E. O. Hoppé
Emil Otto Philipp Hoppé (1878–1972) was a celebrated portrait and travel photographer, based in London. Born in Munich, he moved to London in 1900 to follow a career in banking, but soon developed a keen interest in photography. In 1903 he became a member of the Royal Photographic Society, and was associated with the Linked Ring Brotherhood, whose members included Alvin Langdon Coburn, Henry Peach Robinson and George Davidson. In 1907 he opened a studio in Baron's Court, collaborating with E. F. Griffin, and in 1909 co-founded the London Salon of Photography. Success followed and in 1911 he opened his own studio in Baker Street, moving from there in 1913 to the larger and more fashionable Millais House in South Kensington. His many sitters included leading figures from the arts, politics and society – members of Diaghilev's Ballets Russes, H. G. Wells, T. S. Eliot, George Bernard Shaw, Lloyd George, the Royal Family and others. 1 In 1920 he photographed Mackintosh. 2 In 1914 Hoppé became art editor of the newly established magazine, Colour and in 1917 was a founding member, along with the Mackintoshes, of 'The Plough', an amateur theatre group based in Chelsea.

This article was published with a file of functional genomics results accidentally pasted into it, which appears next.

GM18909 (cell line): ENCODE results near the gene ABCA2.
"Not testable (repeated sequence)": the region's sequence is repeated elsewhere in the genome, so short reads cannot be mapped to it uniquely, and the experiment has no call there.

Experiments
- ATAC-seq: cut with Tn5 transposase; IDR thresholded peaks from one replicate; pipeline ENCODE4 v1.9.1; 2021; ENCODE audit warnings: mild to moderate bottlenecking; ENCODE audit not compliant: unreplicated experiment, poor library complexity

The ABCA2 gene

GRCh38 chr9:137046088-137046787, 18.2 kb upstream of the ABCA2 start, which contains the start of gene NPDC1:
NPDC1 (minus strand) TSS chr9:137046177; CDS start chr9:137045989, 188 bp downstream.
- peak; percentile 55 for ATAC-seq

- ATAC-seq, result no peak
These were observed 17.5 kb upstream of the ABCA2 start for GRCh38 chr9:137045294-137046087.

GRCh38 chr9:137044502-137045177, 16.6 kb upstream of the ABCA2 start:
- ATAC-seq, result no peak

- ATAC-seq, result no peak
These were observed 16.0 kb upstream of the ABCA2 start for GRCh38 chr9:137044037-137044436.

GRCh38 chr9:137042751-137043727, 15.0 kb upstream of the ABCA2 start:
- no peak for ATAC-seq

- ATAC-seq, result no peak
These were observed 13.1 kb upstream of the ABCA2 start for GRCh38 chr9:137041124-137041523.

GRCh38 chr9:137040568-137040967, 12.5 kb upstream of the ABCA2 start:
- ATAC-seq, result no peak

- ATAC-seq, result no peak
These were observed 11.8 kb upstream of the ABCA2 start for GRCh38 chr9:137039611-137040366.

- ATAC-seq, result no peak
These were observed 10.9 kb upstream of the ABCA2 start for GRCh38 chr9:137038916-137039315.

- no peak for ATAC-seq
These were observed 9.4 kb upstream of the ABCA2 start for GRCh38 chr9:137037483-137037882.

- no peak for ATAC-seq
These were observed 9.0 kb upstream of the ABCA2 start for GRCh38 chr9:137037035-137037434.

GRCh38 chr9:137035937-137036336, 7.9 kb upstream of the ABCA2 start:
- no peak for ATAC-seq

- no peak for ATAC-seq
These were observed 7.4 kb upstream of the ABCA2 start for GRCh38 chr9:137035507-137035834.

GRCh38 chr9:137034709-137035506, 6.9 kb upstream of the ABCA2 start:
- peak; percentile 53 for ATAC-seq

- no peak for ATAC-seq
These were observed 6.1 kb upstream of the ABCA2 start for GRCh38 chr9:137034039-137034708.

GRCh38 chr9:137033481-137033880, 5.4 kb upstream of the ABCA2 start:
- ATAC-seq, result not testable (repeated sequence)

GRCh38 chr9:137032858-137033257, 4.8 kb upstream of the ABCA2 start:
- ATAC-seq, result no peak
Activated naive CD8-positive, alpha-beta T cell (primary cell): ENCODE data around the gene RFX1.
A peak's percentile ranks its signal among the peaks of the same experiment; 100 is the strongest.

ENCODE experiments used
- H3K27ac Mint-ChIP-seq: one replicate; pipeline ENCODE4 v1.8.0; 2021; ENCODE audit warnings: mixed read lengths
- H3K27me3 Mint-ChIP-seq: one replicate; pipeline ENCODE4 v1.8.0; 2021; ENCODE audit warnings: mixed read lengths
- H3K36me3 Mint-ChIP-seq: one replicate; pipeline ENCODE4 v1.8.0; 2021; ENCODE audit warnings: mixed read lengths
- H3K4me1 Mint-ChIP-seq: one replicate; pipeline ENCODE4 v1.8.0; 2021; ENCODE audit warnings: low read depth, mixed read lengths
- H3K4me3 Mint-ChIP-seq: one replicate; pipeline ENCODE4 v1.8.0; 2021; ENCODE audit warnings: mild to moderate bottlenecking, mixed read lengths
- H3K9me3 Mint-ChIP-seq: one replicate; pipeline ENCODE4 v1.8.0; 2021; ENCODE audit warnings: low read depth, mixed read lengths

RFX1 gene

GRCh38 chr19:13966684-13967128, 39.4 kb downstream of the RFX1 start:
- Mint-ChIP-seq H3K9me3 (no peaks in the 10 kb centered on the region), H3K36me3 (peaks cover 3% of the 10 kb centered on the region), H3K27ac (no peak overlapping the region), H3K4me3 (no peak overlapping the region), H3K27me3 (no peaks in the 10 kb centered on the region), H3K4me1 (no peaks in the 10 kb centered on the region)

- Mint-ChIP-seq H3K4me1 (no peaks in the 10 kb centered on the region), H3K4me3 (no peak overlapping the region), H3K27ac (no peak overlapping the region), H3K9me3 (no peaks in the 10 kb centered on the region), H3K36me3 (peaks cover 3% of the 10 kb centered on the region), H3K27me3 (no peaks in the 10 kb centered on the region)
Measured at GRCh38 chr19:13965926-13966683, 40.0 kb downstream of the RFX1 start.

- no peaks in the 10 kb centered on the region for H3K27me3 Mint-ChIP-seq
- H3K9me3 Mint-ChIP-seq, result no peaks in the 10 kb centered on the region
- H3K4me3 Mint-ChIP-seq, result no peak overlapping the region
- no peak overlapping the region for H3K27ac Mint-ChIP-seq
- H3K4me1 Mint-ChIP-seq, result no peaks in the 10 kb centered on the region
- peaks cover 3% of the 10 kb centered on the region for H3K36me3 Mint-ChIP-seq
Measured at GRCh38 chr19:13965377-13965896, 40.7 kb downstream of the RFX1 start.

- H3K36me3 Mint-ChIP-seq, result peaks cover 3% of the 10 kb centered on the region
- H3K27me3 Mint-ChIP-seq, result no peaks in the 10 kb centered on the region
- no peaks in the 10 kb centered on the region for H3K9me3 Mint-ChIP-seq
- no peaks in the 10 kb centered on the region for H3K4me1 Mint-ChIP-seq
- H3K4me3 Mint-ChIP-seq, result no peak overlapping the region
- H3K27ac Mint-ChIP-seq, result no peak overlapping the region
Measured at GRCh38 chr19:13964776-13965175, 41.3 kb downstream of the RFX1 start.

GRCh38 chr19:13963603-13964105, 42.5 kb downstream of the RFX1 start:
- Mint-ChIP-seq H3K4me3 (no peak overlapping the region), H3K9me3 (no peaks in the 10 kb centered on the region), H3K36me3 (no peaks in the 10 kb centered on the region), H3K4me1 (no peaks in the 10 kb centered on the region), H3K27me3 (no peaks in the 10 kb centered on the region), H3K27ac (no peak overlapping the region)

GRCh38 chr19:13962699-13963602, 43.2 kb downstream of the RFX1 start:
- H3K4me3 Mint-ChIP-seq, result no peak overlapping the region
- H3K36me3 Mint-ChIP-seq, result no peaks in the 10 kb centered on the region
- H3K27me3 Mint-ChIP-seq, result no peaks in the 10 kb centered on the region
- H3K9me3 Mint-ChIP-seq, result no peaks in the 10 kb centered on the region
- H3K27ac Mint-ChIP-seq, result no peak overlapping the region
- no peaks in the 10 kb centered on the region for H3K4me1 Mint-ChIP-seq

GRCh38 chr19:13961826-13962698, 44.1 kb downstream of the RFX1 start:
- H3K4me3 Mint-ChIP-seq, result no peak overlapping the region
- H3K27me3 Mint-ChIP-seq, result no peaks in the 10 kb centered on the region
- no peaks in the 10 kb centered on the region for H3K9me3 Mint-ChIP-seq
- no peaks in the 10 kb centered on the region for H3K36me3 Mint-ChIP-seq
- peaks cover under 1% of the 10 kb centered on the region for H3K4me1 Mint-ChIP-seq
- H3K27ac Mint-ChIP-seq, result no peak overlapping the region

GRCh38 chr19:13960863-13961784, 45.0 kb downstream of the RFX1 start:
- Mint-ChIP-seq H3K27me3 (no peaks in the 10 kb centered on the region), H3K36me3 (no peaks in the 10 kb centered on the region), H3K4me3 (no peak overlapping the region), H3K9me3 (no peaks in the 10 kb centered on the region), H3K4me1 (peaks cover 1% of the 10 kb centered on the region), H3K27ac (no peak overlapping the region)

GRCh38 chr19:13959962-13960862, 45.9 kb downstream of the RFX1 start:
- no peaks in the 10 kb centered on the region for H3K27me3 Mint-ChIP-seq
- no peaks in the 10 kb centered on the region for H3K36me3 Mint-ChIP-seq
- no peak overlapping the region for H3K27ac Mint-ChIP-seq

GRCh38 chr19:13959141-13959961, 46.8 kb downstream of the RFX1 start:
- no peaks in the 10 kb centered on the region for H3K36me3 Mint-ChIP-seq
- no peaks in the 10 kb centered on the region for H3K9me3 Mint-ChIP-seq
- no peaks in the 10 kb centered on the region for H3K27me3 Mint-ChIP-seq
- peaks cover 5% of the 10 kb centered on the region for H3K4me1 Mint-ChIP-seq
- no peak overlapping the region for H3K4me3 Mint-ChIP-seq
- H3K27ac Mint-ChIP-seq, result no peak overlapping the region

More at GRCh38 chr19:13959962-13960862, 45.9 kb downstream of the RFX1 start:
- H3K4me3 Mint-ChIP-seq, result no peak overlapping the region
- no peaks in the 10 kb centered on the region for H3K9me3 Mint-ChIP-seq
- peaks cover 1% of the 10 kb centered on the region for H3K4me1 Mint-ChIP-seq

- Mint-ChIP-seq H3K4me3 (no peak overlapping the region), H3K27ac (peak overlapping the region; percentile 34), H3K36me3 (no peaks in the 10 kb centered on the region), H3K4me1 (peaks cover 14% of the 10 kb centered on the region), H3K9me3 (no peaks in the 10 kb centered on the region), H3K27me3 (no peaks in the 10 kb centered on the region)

He opened a studio in New York in 1921. During the 1920s and 1930s he travelled extensively throughout the world photographing different countries and cultures. His many publications include Studies from the Russian Ballet (1913), The Book of Fair Women (1922), Picturesque Great Britain (1926), Romantic America (1927), Australia (1930), and his autobiography Hundred Thousand Exposures: The Success of a Photographer (1945). His later years were spent away from the public eye, and he died virtually forgotten in 1972. Recent efforts have established the E. O. Hoppé Estate Collection (www.ehoppe.com), which has done much to reassert his achievements.
1: Terence Pepper, Camera Portraits by E. O. Hoppé, London: National Portrait Gallery, 1978; Philip Prodger and Terence Pepper, Hoppé Portraits: Society, Studio and Street, London: National Portrait Gallery, 2011.
2: Prints are held in the collections of The Hunterian, University of Glasgow: GLAHA 52413 and the Glasgow School of Art: GSA MC: P1, P2, P3 and P4.